THE HYDRODYNAMIC EFFECTS OF NUCLEAR ACTIVE GALAXY WINDS ON HOST GALAXIES.
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PublisherThe University of Arizona.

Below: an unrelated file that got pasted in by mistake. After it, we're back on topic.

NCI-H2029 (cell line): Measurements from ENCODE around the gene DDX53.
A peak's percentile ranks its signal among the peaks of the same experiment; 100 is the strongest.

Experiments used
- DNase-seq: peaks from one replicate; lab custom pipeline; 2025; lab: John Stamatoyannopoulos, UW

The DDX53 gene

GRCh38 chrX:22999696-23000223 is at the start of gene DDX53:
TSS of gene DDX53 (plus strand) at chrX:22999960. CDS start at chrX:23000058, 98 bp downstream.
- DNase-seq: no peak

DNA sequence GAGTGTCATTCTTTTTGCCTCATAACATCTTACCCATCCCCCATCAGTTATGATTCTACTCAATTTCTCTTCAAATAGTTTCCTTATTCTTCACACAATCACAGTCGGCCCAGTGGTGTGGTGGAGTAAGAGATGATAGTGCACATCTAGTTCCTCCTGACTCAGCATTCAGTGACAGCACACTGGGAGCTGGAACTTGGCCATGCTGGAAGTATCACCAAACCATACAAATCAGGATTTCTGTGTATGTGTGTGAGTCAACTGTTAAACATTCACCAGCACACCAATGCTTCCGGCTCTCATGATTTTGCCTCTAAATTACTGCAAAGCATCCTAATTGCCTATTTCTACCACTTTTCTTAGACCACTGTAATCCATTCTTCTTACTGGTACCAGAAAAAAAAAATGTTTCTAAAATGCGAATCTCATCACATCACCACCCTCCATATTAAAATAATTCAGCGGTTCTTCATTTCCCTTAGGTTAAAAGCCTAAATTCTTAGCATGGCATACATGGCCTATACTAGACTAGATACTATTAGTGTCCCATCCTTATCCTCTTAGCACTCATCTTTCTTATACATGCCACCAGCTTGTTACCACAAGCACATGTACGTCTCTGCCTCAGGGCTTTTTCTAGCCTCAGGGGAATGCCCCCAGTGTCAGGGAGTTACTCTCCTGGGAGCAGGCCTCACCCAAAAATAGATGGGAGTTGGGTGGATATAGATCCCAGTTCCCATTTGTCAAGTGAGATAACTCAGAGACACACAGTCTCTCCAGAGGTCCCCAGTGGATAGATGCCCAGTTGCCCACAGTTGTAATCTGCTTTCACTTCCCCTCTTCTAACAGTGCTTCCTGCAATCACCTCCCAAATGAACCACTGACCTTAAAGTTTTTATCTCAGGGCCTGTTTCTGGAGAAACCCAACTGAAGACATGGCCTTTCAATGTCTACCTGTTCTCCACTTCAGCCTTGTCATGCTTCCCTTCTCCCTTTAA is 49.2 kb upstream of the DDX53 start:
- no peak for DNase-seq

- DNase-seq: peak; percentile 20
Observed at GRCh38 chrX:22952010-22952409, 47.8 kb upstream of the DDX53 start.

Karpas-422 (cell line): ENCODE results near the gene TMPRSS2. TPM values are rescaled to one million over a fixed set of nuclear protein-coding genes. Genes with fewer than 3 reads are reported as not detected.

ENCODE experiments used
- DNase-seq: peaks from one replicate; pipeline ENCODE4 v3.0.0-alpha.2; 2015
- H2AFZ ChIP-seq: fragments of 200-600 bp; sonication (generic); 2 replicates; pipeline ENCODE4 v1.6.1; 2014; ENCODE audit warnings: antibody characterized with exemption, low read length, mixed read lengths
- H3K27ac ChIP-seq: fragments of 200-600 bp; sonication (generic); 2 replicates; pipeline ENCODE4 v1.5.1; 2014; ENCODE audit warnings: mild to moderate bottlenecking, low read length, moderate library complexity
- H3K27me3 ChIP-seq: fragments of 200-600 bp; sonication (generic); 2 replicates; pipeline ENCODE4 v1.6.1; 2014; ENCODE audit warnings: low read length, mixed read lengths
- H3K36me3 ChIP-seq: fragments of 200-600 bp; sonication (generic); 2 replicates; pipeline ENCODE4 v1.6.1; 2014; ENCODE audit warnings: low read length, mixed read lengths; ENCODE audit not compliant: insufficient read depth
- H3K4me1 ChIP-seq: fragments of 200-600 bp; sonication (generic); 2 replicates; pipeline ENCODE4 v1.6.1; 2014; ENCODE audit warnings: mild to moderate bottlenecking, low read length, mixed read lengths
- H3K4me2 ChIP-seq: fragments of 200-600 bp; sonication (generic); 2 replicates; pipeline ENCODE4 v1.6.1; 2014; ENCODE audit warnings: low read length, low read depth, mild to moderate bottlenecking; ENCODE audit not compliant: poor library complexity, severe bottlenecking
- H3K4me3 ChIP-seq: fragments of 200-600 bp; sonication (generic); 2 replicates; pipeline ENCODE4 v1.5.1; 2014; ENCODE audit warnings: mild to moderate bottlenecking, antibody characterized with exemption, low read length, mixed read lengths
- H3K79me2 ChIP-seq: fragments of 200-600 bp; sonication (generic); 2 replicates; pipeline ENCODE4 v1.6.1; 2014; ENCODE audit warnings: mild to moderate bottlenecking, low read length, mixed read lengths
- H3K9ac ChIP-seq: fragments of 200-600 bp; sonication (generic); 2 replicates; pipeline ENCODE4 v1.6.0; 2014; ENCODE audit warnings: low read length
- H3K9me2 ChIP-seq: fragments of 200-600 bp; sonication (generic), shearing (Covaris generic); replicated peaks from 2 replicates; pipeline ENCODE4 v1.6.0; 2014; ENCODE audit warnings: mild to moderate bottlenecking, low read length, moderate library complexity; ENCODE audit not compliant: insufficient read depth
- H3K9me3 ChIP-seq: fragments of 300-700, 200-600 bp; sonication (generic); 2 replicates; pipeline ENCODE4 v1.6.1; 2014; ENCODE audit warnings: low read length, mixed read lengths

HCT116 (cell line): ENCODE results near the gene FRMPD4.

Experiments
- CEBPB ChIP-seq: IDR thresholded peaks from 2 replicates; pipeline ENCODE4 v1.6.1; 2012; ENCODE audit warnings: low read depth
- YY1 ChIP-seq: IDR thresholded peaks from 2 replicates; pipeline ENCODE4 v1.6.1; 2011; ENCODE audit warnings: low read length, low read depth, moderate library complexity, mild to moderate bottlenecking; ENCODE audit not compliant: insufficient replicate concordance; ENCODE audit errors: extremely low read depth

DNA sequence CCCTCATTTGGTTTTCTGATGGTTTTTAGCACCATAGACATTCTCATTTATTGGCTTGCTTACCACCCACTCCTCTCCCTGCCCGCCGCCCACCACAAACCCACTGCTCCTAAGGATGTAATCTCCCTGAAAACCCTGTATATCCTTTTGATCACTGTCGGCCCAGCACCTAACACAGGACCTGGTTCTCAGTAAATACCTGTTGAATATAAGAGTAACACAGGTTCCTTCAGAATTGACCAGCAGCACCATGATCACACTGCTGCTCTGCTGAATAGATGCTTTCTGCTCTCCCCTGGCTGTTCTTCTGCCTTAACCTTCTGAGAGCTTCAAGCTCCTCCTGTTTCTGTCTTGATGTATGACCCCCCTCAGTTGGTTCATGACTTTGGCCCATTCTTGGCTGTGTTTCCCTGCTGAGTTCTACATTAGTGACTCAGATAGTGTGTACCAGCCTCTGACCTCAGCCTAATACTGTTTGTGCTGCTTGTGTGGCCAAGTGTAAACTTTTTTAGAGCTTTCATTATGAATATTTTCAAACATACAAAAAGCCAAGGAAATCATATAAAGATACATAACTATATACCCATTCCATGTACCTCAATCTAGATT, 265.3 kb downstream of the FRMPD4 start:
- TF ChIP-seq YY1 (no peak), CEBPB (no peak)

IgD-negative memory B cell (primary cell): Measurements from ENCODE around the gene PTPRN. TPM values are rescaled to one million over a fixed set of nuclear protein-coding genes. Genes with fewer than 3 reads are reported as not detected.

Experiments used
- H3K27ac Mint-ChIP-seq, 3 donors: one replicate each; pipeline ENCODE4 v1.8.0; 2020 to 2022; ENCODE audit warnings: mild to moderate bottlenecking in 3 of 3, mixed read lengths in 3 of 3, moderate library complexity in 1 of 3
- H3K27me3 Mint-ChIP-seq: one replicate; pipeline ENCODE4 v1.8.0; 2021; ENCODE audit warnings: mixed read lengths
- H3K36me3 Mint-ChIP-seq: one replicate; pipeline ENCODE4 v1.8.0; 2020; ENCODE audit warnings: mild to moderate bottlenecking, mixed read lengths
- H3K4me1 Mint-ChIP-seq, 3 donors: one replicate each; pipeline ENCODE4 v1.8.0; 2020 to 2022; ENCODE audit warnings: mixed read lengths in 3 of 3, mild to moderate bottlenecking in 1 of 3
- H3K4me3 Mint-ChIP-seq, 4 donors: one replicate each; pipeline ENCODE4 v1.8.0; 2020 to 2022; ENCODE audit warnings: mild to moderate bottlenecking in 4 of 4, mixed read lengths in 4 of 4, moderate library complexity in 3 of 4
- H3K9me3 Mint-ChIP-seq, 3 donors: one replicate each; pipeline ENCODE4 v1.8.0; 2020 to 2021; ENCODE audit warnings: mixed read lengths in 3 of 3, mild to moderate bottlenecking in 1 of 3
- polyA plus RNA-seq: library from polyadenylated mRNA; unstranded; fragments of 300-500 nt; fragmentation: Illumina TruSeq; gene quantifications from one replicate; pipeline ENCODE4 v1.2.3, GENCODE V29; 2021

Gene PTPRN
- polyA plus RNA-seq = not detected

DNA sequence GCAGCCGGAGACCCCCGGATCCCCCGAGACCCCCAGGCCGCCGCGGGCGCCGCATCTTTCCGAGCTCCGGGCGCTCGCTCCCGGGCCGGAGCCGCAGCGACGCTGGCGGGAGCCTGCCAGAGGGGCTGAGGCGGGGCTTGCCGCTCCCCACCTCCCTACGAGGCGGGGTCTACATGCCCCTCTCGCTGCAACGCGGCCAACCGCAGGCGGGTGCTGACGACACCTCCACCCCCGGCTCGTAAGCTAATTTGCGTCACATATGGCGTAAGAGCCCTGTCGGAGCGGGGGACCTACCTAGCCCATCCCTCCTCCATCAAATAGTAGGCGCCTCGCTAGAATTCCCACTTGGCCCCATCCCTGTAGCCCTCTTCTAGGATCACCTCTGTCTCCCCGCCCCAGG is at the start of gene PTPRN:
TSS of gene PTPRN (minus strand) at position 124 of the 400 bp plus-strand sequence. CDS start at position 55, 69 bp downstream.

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AbstractIn order to test the hypothesized existence of a powerful, thermal wind in active galactic nuclei, the hydrodynamic effects of such a wind on a model galactic interstellar medium (ISM) are investigated. The properties of several model ISMs are derived from observations of the Milky Way's ISM and those of nearby spiral and elliptical galaxies. The wind is assumed to be highly supersonic with spherical symmetry and constant mechanical luminosity, L(W). The propagation of the wind into the low density gas component of the ISM is studied using the Kompaneets approximation of a strong explosion in an exponential atmosphere. Flattened gas distributions are shown to experience "blow-out" of wind gas along the symmetry axis. The results show that for typical ISM gas pressures ( < 10⁻¹¹ ergs cm⁻³), the extent of the wind can range from 1 to 10 kpc for wind luminosities of 10⁴² to 10⁴⁶ ergs sec⁻¹ in a timescale of less than 10⁷ years. The steady state wind flow pattern and an estimate of the timescale required to reach a quasi-steady state are also determined. Next, the interaction of dense, interstellar clouds with the wind is investigated. The stability and mass loss of clouds in the wind are studied and it is proposed that clouds survive the encounter with the wind over large timescales ( >10⁷ yrs.). The physical structure and motion of the clouds are calculated, showing that large clouds (10³ solar masses) can be accelerated to velocities in excess of the galactic escape velocity. Finally, it is proposed that the Narrow Emission Line Regions (NELR) of active galaxies are the result of the interaction of active nuclei photons and a thermal wind on large, interstellar clouds. The physical state of the NELR is re-examined and shown to be compatible with this hypothesis. Arguments are presented to show that the NELR clouds must be massive and unable to be accelerated to NELR velocities by photon momentum alone. A Monte Carlo-type calculation is made to determine Narrow Emission Line profiles from an ensemble of photoionized interstellar clouds in the wind. These theoretical line profiles are shown to agree reasonably well with observed line profiles.